As a result of a cassation appeal, the Supreme Court has ruled on the case of significant delay in the execution of the public deed of sale as part of a sale contract, where the delay in the date of delivery had been stipulated as a cause for termination of the contract. 

In the ruling of the Provincial Court, confirming that of the Court, the buyer argued failure to meet the delivery date set in the contract by the developer which was set as an express cause for contractual termination. Notwithstanding the foregoing, the Provincial Court ordered the buyer to fulfil the contract, to execute the public deed thereof and to pay the amounts outstanding on the price, having considered that the delay had not been significant. Consequently, the purchaser filed a cassation appeal against the ruling of the Provincial Court, and the Supreme Court ruled as follows. 

To clarify, the sale contract established an express condition for termination the delay in the completion of the works if said delay was not justified by a number of proven reasons. The date set in the contract for completion of the works was June 2010; however, the buyer was requested by the developer to execute the public deed 10 months later.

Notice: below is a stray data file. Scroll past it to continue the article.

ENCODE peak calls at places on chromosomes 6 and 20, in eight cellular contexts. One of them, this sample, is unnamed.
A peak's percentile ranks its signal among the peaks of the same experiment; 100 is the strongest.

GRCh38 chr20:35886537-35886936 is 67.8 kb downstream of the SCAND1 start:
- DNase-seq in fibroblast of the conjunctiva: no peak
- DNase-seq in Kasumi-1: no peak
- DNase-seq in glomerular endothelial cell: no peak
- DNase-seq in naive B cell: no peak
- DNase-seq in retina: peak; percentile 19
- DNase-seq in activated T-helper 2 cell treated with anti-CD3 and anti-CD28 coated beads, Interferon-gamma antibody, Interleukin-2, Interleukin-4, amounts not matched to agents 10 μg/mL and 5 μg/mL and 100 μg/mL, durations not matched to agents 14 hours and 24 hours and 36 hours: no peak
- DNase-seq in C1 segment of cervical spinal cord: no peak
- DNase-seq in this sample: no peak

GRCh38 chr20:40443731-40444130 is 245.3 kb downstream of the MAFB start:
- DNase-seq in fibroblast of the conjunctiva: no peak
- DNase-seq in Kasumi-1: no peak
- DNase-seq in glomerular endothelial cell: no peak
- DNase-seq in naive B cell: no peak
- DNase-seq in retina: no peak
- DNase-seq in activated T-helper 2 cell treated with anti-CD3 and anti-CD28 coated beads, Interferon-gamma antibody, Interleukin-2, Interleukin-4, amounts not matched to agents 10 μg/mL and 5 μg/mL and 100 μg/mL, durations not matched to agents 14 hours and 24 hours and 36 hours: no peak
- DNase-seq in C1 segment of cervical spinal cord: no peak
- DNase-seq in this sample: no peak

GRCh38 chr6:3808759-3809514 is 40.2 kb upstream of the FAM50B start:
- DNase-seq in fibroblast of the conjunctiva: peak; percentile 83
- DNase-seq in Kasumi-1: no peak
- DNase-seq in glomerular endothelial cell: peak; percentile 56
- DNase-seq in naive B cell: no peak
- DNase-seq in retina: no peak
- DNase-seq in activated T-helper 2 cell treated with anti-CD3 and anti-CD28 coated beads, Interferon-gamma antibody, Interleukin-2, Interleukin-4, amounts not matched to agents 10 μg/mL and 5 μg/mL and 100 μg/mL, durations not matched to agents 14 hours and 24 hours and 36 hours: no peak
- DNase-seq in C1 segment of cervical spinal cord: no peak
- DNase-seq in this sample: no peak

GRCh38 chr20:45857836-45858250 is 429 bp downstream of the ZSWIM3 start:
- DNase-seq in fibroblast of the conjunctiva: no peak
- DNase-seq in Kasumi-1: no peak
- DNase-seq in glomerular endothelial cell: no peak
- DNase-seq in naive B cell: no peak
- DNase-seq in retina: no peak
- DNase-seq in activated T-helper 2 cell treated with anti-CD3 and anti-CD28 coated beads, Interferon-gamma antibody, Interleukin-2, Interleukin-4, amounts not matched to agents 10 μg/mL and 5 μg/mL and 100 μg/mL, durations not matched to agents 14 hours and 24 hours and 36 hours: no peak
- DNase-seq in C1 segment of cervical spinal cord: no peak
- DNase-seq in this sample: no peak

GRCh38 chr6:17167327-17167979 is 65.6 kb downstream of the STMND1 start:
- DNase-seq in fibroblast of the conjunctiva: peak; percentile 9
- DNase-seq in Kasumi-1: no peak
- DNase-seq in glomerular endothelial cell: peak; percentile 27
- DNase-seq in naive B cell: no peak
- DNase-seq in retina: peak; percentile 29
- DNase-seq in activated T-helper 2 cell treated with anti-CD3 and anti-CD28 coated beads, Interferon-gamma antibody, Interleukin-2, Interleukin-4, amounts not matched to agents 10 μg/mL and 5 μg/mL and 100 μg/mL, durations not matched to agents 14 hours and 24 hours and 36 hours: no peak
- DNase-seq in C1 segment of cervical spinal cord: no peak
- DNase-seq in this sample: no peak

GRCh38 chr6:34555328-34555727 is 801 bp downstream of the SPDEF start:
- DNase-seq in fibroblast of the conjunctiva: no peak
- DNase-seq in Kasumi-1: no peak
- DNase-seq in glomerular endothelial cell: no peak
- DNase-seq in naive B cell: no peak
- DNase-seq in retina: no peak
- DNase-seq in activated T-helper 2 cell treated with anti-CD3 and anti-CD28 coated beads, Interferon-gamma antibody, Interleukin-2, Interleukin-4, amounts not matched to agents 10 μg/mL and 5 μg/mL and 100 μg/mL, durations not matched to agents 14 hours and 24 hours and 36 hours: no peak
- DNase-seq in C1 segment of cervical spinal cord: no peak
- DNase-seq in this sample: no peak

Therefore, given the absence of any of the valid causes justifying a delay in the completion of the works and, therefore, non-fulfilment by the developer of its obligation to deliver the property under the terms agreed in the contract, the Supreme Court considered that this contractual breach constituted an express cause for termination and decreed the termination of the sale contract. 

In this context, the Supreme Court explained the nature of the express and tacit termination conditions, distinguishing between each type and places particular emphasis on the freedom of the parties to agree on certain breaches as causes for termination, aside from the fact that they may be objectively deemed to be serious, with sufficient weight for termination or neither of these.

 In conclusion, the Court stated that in this case it is not necessary to consider whether or not the delay was significant, as the parties had contractually agreed the effect of this breach to be the termination of the contract.